another word for a boil. Boils are bacterial or fungal infections of hair
follicles. The infected hair follicle can be on any part of your body, not only
your scalp. When the hair follicle becomes infected, the skin around it becomes
inflamed. The furuncle looks like a red, raised bump on your skin and will rupture
and weep fluid.
Furuncles are most commonly found on the face and neck. You might
also develop a boil on your thigh or buttocks.
Symptoms of a Furuncle
A furuncle may begin as a benign-looking bump on your skin,
similar to a pimple. However, as the infection worsens, the boil can become hard
and painful. Bacteria and dead skin cells may build up under the skin, forming
pus. Pressure builds, which may cause the furuncle to burst and release its
The pain is usually at its worst right before a furuncle ruptures
and will most likely improve after it drains.
According to the Mayo
Clinic, furuncles range in size from as small as a pea to as big as a golf
ball. The skin around the infected hair follicle may become red, swollen, and
tender. Scarring is also possible.
The development of several boils in the same general area of your
body is called a carbuncle. Carbuncles
may cause a fever and chills. These symptoms are less common with a single
What Causes Furuncles?
Any type of bacteria or fungi can cause a furuncle. The most
common bacterium is Staphylococcus aureus, hence why furuncles can also
be called staph infections. Everyone has S. aureus on their skin as a
normal occurrence. The bacterium causes an infection only if it enters your
bloodstream through an open wound, such as a cut or a scratch. Once the
bacterium is in your blood, your immune system tries to fight it and the boil
is actually the result of your white blood cells working to eliminate it.
You are more likely to develop a boil if your immune system is
compromised or if you have a medical condition that slows down the healing of
your wounds. Diabetes and eczema, a chronic skin disorder characterized by
extremely dry, itchy skin, are two examples of chronic conditions that may
increase your risk of getting a staph infection. Your risk can also increase if
you engage in close, personal contact with someone who already has a staph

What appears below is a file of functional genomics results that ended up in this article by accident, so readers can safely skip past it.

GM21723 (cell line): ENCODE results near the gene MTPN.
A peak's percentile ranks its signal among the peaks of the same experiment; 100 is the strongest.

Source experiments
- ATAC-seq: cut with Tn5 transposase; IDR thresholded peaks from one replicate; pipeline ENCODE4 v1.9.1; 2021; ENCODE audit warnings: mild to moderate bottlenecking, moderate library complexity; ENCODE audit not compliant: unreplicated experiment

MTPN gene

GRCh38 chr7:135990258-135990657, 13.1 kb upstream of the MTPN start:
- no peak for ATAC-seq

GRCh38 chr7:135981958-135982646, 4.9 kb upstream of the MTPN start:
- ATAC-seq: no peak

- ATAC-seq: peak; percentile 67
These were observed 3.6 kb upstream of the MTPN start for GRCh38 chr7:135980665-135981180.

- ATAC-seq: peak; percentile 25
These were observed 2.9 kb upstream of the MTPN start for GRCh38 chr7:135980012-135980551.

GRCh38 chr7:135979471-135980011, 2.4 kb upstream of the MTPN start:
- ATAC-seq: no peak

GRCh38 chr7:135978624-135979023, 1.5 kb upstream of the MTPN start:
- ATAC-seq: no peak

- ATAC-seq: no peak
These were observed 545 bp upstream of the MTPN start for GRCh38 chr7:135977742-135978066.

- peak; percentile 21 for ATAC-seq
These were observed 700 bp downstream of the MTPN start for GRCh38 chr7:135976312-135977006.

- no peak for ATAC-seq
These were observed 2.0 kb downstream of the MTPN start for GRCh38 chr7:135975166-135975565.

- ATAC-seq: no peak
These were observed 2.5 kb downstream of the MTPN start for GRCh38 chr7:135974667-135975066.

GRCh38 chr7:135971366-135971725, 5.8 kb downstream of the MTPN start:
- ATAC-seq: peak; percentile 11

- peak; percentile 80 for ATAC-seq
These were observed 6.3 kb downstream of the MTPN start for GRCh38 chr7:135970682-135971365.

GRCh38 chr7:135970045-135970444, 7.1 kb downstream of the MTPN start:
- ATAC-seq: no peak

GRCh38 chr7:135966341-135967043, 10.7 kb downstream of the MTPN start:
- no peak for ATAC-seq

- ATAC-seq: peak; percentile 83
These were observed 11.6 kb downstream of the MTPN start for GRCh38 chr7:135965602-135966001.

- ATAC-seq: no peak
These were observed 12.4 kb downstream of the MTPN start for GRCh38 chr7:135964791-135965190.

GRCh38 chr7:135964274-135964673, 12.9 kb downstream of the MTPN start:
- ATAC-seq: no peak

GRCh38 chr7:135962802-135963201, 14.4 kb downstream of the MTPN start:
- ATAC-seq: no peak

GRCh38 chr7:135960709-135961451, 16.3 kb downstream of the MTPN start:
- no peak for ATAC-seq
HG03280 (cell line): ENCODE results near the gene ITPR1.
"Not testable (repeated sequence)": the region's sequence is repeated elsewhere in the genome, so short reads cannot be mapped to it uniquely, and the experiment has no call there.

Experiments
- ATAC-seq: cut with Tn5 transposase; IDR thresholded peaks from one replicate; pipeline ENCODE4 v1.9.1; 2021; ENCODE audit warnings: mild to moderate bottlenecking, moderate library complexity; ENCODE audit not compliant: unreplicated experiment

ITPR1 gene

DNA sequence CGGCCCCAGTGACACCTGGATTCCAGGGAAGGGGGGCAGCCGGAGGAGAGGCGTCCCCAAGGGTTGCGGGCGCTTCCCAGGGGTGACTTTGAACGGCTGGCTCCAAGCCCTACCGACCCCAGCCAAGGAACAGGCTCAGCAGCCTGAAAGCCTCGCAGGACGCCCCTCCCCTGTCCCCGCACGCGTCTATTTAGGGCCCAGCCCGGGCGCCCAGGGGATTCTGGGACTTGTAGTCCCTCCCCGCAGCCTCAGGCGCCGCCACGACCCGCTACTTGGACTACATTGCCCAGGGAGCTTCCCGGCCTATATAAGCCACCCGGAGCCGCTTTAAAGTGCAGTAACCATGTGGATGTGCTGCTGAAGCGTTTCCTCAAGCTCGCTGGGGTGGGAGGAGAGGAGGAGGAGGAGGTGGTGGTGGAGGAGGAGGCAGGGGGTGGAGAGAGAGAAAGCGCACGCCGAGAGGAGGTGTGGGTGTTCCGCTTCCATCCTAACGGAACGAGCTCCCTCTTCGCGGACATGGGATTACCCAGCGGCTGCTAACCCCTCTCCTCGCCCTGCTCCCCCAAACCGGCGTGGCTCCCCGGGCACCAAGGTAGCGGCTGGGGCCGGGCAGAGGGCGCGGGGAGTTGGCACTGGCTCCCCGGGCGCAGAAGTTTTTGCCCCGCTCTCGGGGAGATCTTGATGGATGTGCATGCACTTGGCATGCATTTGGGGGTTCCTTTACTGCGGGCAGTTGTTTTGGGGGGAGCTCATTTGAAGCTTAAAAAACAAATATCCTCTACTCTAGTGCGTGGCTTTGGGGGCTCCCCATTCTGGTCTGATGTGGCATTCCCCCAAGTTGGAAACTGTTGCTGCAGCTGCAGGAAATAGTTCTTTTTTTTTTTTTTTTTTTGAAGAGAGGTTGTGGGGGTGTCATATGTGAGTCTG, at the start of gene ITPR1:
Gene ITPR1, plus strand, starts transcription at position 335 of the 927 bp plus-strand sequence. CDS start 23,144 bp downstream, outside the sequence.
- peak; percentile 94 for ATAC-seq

Many people do not need to see a doctor for treatment unless a
boil remains large, unruptured, or very painful for more than two weeks. Usually
a furuncle will already have drained and begun to heal within this timeframe.
Treatment for stubborn furuncles generally includes steps to
promote drainage and healing. Warm compresses can help speed the rupturing of a
furuncle. Apply a warm, moist compress throughout the day to facilitate
Continue to apply warmth to provide both healing and pain relief
after a boil has ruptured. Wash your hands and the boil site thoroughly and
frequently with warm water and antibacterial soap to avoid spreading the staph
bacteria to other areas of your body.
Contact your doctor if your furuncle remains unruptured or if you
are in severe pain after a couple of weeks. You may need antibiotics to clear
the infection. Your doctor may also elect to manually drain the boil with
sterile instruments in their office. Do not try to open it yourself by
squeezing, pricking, or cutting the boil. This can increase your risk of deeper
infection and severe scarring.
Complications from Furuncles
The majority of furuncles heal without medical intervention or
complications, but in rare cases, boils can lead to more complicated and
dangerous medical conditions.
Blood poisoning is an infection of the bloodstream that may occur
after having a furuncle. This type of infection, called sepsis, can lead to infections in the heart’s lining or in the
Another possible complication associated with boils is the
development of an infection called MRSA.
MRSA, Methicillin-resistant Staphylococcus aureus, is resistant to many
antibiotics used to treat furuncles. This infection is more serious and your
doctor will most likely prescribe a different kind of antibiotic called
vancomycin if you develop this infection.
Prevent furuncles through good personal hygiene. If you do have a
staph infection, to keep it at bay and prevent it from spreading:
- wash your hands often
- clean all open wounds and keep wounds covered
- avoid sharing personal items such as sheets,
towels, clothing, or razors
- wash bedding in hot water or bleach to kill the
- avoid contact with other people infected with
staph or MRSA